• Class definitions provide scopes: variables defined within a class are scoped to the class.
  • Curly braces can be used to define a code block, and again variables are scoped to the block.
  • namespace declarations create variables scoped to that namespace. Variables within a namespace can be explicitly referenced from outside the scope using the :: operator (which is what I’ve been doing with the std namespace throughout this code)

Here’s an adaptation of the example used in the book:

// scope-resolution.cpp
#include <iostream>

// value() is scoped to the Five class
class Five  {
        int value() { return 5; }

// value() belongs to the global scope
int value() { return 10; }

// value() belongs to the twenty namespace
namespace twenty {
    int value() { return 20; }

int main() {
    Five five;
    std::cout << five.value() << std::endl;    // prints 5
    std::cout << value() << std::endl;         // prints 10
    std::cout << twenty::value() << std::endl; // prints 20
    return 0;

Uniform initialisation

In early versions of C++, variable initialisation statements looked different depending on what kind of object is being initialised. Since C++11, however, uniform initialisation has been available so you can initialise variables using the same syntax regardless of type. The book gives the following example:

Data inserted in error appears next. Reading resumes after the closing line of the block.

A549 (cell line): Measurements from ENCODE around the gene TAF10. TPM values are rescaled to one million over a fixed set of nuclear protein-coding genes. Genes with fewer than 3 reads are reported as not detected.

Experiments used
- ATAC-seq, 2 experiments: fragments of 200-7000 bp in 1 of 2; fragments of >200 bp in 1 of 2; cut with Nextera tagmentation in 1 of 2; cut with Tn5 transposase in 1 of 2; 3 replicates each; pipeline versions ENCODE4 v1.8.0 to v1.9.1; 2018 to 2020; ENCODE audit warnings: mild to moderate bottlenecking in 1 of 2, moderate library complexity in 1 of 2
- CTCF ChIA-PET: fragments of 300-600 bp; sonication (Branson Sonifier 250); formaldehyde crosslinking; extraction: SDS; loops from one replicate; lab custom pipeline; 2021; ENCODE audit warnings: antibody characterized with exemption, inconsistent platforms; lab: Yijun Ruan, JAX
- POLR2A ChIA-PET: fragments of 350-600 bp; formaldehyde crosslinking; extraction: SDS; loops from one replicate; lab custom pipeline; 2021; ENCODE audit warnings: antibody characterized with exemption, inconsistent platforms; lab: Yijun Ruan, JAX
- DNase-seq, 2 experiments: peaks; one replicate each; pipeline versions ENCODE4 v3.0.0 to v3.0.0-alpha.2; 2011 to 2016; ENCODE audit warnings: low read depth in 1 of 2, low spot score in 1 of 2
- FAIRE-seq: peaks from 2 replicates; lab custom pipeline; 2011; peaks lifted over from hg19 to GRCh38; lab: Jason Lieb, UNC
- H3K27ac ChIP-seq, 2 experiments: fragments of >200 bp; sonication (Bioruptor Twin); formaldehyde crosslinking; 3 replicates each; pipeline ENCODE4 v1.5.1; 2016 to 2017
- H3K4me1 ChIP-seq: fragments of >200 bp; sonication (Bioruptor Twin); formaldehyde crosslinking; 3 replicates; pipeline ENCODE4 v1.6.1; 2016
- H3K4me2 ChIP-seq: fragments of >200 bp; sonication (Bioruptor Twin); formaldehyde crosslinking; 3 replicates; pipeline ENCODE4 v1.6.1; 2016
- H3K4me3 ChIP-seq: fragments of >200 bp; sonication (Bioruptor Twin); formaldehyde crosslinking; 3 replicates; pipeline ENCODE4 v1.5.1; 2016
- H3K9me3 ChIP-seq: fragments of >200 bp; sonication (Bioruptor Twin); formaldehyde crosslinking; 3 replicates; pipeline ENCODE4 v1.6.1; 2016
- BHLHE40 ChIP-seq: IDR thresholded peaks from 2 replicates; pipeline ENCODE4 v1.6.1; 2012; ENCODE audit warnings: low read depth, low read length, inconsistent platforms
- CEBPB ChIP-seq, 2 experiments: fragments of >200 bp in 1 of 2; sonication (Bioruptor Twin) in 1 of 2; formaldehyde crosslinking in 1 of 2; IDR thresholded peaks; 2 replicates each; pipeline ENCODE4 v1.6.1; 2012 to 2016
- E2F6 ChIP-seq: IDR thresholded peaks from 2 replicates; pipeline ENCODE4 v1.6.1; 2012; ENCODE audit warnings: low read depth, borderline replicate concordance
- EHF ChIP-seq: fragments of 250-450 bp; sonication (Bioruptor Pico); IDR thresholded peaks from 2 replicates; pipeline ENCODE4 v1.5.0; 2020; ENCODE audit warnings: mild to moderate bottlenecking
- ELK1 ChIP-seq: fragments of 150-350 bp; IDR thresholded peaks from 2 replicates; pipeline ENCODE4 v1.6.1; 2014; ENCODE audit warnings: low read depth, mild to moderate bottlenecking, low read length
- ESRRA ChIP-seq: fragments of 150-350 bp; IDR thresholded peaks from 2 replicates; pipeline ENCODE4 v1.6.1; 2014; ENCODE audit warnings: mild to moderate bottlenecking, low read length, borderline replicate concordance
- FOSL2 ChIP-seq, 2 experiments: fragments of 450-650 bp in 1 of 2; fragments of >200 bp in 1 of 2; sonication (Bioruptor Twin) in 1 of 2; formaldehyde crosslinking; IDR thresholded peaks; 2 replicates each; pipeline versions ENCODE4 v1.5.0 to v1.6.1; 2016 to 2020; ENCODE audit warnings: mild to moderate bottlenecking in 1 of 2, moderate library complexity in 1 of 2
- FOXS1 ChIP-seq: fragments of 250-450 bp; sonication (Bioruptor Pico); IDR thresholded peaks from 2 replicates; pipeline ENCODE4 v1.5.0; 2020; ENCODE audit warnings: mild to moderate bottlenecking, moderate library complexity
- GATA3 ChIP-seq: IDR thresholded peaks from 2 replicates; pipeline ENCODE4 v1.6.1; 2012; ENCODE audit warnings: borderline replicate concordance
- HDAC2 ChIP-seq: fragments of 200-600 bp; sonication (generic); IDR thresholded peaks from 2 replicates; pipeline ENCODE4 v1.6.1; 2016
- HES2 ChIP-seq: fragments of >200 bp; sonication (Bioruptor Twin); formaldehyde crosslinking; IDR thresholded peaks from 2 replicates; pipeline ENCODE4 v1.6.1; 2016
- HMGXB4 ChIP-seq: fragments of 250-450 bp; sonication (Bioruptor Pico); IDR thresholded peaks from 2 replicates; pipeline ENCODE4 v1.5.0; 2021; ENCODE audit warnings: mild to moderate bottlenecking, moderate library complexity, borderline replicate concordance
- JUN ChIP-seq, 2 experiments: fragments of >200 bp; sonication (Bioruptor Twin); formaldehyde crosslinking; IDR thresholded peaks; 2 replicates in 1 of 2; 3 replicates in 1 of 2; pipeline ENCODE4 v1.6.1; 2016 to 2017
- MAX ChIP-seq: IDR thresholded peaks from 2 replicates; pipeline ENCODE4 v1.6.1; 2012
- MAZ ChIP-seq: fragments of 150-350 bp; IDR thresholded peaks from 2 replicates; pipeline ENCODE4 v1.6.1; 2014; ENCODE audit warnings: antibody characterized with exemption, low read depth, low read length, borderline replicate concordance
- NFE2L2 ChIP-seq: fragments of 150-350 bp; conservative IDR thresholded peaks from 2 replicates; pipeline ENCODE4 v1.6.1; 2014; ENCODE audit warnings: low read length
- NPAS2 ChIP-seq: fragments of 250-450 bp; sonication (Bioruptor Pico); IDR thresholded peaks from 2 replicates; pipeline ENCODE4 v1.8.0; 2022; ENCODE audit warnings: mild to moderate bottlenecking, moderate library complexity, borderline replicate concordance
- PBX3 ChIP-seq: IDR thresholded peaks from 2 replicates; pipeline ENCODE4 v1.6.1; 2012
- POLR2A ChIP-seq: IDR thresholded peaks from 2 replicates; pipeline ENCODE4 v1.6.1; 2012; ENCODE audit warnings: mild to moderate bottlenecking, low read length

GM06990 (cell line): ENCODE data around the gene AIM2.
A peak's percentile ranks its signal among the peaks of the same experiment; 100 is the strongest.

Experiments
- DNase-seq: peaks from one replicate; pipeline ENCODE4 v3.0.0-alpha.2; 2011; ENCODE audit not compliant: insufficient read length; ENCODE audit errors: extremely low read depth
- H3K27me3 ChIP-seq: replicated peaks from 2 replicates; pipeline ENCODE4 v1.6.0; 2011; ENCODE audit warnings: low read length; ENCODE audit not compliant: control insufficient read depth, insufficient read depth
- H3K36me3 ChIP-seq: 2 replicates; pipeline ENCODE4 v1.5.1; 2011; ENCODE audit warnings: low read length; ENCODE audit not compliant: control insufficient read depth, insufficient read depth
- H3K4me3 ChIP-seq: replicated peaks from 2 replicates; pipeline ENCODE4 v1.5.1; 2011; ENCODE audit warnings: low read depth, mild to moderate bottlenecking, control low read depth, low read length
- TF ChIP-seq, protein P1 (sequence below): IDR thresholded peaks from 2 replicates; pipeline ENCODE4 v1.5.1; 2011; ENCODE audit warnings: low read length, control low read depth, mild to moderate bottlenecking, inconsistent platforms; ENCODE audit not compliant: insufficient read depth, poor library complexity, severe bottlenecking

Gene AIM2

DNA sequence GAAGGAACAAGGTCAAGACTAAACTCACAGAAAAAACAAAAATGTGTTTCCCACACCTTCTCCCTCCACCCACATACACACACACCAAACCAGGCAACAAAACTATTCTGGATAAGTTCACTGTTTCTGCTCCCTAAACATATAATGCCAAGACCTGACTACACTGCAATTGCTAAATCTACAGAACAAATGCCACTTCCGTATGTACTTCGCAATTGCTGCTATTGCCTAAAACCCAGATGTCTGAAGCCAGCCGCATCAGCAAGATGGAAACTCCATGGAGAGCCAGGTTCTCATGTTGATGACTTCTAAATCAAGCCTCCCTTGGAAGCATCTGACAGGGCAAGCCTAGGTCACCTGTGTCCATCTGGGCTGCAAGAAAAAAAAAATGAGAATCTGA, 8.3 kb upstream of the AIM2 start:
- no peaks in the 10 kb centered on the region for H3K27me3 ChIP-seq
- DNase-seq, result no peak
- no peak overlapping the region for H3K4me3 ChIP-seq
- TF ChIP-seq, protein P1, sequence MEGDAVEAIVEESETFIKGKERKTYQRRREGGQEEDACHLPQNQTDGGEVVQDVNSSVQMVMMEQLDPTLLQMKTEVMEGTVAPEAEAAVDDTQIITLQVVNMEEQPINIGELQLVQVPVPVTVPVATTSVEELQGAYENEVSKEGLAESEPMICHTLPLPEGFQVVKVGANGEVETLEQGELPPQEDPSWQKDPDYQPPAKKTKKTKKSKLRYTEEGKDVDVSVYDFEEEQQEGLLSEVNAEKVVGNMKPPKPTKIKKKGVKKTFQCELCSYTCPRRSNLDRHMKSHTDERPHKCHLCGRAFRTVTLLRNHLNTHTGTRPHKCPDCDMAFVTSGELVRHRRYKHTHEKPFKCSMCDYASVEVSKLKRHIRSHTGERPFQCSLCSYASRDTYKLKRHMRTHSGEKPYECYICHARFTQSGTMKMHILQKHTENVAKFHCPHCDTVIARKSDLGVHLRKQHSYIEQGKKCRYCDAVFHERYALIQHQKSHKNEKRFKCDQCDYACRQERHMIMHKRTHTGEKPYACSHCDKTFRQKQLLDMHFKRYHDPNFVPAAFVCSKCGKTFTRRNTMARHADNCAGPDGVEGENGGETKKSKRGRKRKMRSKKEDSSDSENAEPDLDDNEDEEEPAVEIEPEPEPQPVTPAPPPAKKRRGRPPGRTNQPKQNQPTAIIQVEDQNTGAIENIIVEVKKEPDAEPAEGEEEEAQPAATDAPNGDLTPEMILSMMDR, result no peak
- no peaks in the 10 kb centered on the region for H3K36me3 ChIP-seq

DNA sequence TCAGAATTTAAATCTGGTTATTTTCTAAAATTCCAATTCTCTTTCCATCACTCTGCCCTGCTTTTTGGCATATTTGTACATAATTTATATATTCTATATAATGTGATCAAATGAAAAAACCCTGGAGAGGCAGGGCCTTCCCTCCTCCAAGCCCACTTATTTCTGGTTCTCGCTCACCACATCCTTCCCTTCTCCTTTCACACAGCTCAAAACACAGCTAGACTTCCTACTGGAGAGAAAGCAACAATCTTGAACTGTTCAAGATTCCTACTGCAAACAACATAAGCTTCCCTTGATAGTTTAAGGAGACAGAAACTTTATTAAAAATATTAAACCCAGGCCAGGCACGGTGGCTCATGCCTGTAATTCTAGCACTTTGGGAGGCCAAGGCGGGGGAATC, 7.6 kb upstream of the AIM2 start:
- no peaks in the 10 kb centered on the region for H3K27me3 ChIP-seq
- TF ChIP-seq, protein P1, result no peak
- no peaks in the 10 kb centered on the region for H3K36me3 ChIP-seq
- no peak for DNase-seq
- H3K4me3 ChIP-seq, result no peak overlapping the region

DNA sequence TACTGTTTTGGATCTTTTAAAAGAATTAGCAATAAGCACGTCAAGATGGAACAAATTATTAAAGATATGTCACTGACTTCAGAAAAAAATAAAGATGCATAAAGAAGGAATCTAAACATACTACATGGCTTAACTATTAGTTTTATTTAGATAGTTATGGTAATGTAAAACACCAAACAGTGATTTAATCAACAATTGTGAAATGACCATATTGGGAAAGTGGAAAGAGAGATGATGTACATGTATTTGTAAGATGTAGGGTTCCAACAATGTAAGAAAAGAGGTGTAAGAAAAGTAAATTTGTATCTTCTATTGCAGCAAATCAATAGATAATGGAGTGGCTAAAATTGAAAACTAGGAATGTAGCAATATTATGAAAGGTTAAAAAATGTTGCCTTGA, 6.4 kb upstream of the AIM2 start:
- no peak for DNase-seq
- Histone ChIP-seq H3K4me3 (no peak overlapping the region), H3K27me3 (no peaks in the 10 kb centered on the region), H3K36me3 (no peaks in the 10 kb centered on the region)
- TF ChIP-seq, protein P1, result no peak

// circles.cpp

struct CircleStruct {
    int x, y;
    double radius;

class CircleClass {
        CircleClass(int x, int y, double radius) 
            : m_x { x }, m_y { y }, m_radius { radius } {}
        int m_x, m_y;
        double m_radius;

int main() {
    // these both use uniform initialisation
    CircleStruct circle1 { 10, 10, 2.5 };
    CircleClass circle2 { 10, 10, 2.5};

    // pre C++11, you had to do this:
    CircleStruct circle3 = { 10, 10, 2.5 };
    CircleClass circle4(10, 10, 2.5);

    // note that this is not uniform initialisation
    int a = 3;
    int b(3);

    // these are both uniform
    int c = { 3 };
    int d { 3};

    return 0;

There are some subtle differences between uniform and non-uniform initialisation, particularly in reference to narrowing. In old style initialisation, this works…

int x = 3.14;

but because x is an integer the value stored is 3. This is the narrowing phenomenon. If you use uniform initialisation, narrowing is forbidden. This produces a compiler error:

int x { 3.14 };

There are tools to explicitly perform narrowing if that’s what’s needed: the book mentions the gsl::narrow_cast() function in the Guidelines Support Library (GSL).

In general, the book recommends uniform initialisation.

Pointers and dynamic memory